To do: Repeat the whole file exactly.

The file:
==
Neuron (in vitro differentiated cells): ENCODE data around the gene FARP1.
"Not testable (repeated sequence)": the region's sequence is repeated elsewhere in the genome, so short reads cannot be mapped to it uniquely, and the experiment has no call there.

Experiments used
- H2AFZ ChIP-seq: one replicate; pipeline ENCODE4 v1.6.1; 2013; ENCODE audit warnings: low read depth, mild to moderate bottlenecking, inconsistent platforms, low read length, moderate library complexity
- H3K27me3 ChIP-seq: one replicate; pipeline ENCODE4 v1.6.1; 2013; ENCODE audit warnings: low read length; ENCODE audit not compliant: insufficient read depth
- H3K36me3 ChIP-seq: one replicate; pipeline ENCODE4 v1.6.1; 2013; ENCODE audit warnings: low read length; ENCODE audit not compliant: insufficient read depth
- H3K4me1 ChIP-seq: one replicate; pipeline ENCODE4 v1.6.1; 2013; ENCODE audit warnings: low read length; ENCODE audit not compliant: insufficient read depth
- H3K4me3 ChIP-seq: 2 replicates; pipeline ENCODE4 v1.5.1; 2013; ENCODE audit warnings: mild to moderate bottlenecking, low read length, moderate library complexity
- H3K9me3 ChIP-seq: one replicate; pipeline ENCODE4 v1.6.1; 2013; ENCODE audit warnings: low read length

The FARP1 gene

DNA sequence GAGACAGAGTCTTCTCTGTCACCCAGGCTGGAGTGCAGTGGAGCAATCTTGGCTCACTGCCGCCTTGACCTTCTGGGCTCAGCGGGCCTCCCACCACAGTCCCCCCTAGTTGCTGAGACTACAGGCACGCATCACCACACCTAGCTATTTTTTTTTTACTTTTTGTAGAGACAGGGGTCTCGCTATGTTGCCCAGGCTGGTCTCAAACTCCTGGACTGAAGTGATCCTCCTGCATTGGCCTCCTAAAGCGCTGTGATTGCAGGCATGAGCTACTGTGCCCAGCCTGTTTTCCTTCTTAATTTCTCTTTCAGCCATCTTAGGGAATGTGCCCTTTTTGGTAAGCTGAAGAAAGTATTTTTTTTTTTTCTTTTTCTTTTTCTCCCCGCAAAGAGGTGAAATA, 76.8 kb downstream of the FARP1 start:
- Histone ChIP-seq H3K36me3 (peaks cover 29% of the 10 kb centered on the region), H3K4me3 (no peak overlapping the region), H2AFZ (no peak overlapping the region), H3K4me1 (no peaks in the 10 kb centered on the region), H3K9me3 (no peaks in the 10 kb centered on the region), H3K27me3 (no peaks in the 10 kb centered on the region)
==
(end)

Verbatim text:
Neuron (in vitro differentiated cells): ENCODE data around the gene FARP1.
"Not testable (repeated sequence)": the region's sequence is repeated elsewhere in the genome, so short reads cannot be mapped to it uniquely, and the experiment has no call there.

Experiments used
- H2AFZ ChIP-seq: one replicate; pipeline ENCODE4 v1.6.1; 2013; ENCODE audit warnings: low read depth, mild to moderate bottlenecking, inconsistent platforms, low read length, moderate library complexity
- H3K27me3 ChIP-seq: one replicate; pipeline ENCODE4 v1.6.1; 2013; ENCODE audit warnings: low read length; ENCODE audit not compliant: insufficient read depth
- H3K36me3 ChIP-seq: one replicate; pipeline ENCODE4 v1.6.1; 2013; ENCODE audit warnings: low read length; ENCODE audit not compliant: insufficient read depth
- H3K4me1 ChIP-seq: one replicate; pipeline ENCODE4 v1.6.1; 2013; ENCODE audit warnings: low read length; ENCODE audit not compliant: insufficient read depth
- H3K4me3 ChIP-seq: 2 replicates; pipeline ENCODE4 v1.5.1; 2013; ENCODE audit warnings: mild to moderate bottlenecking, low read length, moderate library complexity
- H3K9me3 ChIP-seq: one replicate; pipeline ENCODE4 v1.6.1; 2013; ENCODE audit warnings: low read length

The FARP1 gene

DNA sequence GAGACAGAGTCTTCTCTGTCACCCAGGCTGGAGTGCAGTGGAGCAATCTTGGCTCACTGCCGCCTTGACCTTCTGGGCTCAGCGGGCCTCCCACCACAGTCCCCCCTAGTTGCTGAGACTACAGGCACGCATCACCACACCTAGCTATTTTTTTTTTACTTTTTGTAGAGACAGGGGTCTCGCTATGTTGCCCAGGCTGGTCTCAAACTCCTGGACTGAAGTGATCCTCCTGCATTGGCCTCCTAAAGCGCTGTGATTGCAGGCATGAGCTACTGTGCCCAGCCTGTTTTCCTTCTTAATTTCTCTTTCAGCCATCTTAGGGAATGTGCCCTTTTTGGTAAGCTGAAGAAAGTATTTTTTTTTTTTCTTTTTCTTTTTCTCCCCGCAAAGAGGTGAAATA, 76.8 kb downstream of the FARP1 start:
- Histone ChIP-seq H3K36me3 (peaks cover 29% of the 10 kb centered on the region), H3K4me3 (no peak overlapping the region), H2AFZ (no peak overlapping the region), H3K4me1 (no peaks in the 10 kb centered on the region), H3K9me3 (no peaks in the 10 kb centered on the region), H3K27me3 (no peaks in the 10 kb centered on the region)